Libclamav provides an easy and effective way to add a virus protection into your software. The library is thread-safe and transparently recognizes and scans within archives, mail files, MS Office document files, executables and other special formats.


Libclamav is licensed under the GNU GPL v2 license. This means you are not allowed to link commercial, closed-source software against it. All software using libclamav must be GPL compliant.

Supported formats and features


The library has a built-in support for 32- and 64-bit Portable Executable, ELF and Mach-O files. Additionally, it can handle PE files compressed or obfuscated with the following tools:

  • Aspack (2.12)
  • UPX
    • PE (Windows) built-in
    • ELF, Mach-O enabled via bytecode signatures
  • FSG (1.3, 1.31, 1.33, 2.0)
  • Petite (2.x)
  • PeSpin (1.1)
  • NsPack
  • wwpack32 (1.20)
  • MEW
  • Upack
  • Y0da Cryptor (1.3)

Mail files

Libclamav can handle almost every mail file format including TNEF (winmail.dat) attachments.

Archives and compressed files

The following archive and compression formats are supported by internal handlers:

  • Zip (+ SFX)
  • RAR (+ SFX)
  • 7Zip
  • Tar
  • CPIO
  • Gzip
  • Bzip2
  • DMG
  • IMG
  • ISO 9660
  • PKG
  • HFS+ partition
  • HFSX partition
  • APM disk image
  • GPT disk image
  • MBR disk image
  • XAR
  • XZ
  • MS OLE2
  • MS Cabinet Files (+ SFX)
  • MS CHM (Compiled HTML)
  • MS SZDD compression format
  • BinHex
  • SIS (SymbianOS packages)
  • AutoIt
  • NSIS
  • InstallShield


The most popular file formats are supported:

  • MS Office and MacOffice files
  • RTF
  • PDF
  • HTML

In the case of Office, RTF and PDF files, libclamav will only extract the embedded objects and will not decode the text data itself. The text decoding and normalization is only performed for HTML files.

Data Loss Prevention

Libclamav includes a DLP module which can detect the following credit card issuers: AMEX, VISA, MasterCard, Discover, Diner’s Club, and JCB and U.S. social security numbers inside text files.

Future versions of Libclamav may include additional features to detect other credit cards and other forms of PII (Personally Identifiable Information) which may be transmitted without the benefit of being encrypted.


Libclamav can handle various obfuscators, encoders, files vulnerable to security risks such as:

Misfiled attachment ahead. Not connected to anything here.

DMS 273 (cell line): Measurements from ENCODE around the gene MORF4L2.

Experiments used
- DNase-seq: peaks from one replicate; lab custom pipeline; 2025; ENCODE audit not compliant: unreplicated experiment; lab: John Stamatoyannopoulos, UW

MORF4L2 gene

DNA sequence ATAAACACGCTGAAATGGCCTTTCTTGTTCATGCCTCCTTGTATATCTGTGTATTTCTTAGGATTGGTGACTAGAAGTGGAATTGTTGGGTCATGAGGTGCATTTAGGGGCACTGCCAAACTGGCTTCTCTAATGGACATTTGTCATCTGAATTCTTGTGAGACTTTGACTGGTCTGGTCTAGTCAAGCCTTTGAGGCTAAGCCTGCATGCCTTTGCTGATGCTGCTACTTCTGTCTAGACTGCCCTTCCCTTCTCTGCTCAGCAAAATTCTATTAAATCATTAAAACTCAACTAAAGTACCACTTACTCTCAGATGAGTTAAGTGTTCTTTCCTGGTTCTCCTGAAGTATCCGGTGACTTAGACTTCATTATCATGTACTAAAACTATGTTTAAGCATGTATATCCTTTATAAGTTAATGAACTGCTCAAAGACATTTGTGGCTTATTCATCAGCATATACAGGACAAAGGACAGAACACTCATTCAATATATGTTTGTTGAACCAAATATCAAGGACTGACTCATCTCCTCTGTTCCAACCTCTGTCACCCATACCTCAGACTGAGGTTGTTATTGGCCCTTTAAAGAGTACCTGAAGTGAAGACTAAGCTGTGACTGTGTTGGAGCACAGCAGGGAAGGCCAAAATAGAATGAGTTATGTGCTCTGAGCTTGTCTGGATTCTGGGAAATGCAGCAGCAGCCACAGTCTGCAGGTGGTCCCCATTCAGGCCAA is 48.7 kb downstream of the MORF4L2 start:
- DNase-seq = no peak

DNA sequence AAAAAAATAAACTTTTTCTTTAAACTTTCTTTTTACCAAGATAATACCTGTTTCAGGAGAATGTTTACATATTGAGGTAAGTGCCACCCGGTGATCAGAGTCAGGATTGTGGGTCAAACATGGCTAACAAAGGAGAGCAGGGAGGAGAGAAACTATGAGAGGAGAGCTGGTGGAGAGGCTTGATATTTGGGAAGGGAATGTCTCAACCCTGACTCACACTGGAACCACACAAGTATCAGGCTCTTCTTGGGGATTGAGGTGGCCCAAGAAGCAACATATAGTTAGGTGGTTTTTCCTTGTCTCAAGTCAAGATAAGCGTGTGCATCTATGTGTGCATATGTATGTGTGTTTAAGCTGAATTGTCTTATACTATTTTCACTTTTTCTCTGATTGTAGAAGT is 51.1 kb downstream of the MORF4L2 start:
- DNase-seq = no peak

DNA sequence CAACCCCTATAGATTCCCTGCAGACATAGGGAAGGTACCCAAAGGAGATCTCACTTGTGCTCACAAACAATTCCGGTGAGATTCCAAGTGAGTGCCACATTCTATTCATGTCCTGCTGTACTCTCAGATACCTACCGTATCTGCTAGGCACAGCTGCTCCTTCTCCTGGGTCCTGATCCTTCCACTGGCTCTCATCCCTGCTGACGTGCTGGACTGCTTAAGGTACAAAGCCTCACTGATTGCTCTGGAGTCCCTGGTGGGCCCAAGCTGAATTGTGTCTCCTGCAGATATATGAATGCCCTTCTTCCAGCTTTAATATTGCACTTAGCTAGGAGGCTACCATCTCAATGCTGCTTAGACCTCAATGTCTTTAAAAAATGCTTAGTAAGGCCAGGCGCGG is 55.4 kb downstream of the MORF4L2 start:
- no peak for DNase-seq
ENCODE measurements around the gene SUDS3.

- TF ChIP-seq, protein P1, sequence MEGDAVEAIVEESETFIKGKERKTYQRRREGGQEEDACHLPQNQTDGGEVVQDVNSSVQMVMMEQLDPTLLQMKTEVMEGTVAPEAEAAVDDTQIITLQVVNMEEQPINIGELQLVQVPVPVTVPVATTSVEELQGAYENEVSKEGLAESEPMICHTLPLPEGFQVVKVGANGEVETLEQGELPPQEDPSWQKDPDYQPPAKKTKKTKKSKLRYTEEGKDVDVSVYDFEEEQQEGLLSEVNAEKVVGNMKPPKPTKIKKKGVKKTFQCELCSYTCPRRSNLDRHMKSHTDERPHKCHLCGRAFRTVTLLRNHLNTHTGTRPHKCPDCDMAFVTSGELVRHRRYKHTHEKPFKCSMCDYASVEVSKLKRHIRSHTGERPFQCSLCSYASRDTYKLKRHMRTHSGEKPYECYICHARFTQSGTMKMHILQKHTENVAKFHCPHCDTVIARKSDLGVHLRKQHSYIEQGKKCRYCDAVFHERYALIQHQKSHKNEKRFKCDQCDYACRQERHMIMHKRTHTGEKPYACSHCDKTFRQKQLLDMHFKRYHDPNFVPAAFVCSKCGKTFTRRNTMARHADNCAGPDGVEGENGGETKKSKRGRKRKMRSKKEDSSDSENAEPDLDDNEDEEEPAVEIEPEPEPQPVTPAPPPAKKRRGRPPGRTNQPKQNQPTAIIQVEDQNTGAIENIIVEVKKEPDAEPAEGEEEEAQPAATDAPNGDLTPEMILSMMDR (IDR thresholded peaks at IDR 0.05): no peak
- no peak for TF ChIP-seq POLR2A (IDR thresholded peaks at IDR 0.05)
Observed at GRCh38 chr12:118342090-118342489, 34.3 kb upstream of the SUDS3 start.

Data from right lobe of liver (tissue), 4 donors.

• JPEG (exploit detection)
  • RIFF (exploit detection)
  • uuencode
  • ScrEnc obfuscation
  • CryptFF


Header file

Every program using libclamav must include the header file clamav.h:

    #include "clamav.h"


Before using libclamav, you should call cl_init() to initialize it. CL_INIT_DEFAULT is a macro that can be passed to cl_init() representing the default initialization settings. When it’s done, you’re ready to create a new scan engine by calling cl_engine_new(). To free resources allocated by the engine use cl_engine_free(). Function prototypes:

    int cl_init(unsigned int options);
    struct cl_engine *cl_engine_new(void);
    int cl_engine_free(struct cl_engine *engine);

cl_init() and cl_engine_free() return CL_SUCCESS on success or another code on error. cl_engine_new() return a pointer or NULL if there’s not enough memory to allocate a new engine structure.

Database loading

The following set of functions provides an interface for loading the virus database:

    const char *cl_retdbdir(void);

    int cl_load(const char *path, struct cl_engine *engine,
            unsigned int *signo, unsigned int options);

cl_retdbdir() returns the default (hardcoded) path to the directory with ClamAV databases. cl_load() loads a single database file or all databases from a given directory (when path points to a directory). The second argument is used for passing in the pointer to the engine that should be previously allocated with cl_engine_new(). A number of loaded signatures will be added to signo. The last argument can pass the following flags:

  • CL_DB_STDOPT This is an alias for a recommended set of scan options.
  • CL_DB_PHISHING Load phishing signatures.
  • CL_DB_PHISHING_URLS Initialize the phishing detection module and load .wdb and .pdb files.
  • CL_DB_PUA Load signatures for Potentially Unwanted Applications.
  • CL_DB_OFFICIAL_ONLY Only load official signatures from digitally signed databases.
  • CL_DB_BYTECODE Load bytecode.

cl_load() returns CL_SUCCESS on success and another code on failure.

        struct cl_engine *engine;
        unsigned int sigs = 0;
        int ret;

    if((ret = cl_init(CL_INIT_DEFAULT)) != CL_SUCCESS) {
        printf("cl_init() error: %s\n", cl_strerror(ret));
        return 1;

    if(!(engine = cl_engine_new())) {
        printf("Can't create new engine\n");
        return 1;

    ret = cl_load(cl_retdbdir(), engine, &sigs, CL_DB_STDOPT);

Database verification

The cl_load() API will verify that the database is signed and is correct, although it will also return CL_SUCCESS for non-database files that of course cannot be loaded.

You can, however, use the cl_cvdverify() API to verify a database directly: